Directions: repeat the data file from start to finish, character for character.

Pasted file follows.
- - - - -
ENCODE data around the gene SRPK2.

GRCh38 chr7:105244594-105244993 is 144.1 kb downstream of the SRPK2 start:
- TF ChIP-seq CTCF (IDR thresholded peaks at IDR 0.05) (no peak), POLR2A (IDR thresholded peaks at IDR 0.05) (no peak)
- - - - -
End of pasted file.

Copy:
ENCODE data around the gene SRPK2.

GRCh38 chr7:105244594-105244993 is 144.1 kb downstream of the SRPK2 start:
- TF ChIP-seq CTCF (IDR thresholded peaks at IDR 0.05) (no peak), POLR2A (IDR thresholded peaks at IDR 0.05) (no peak)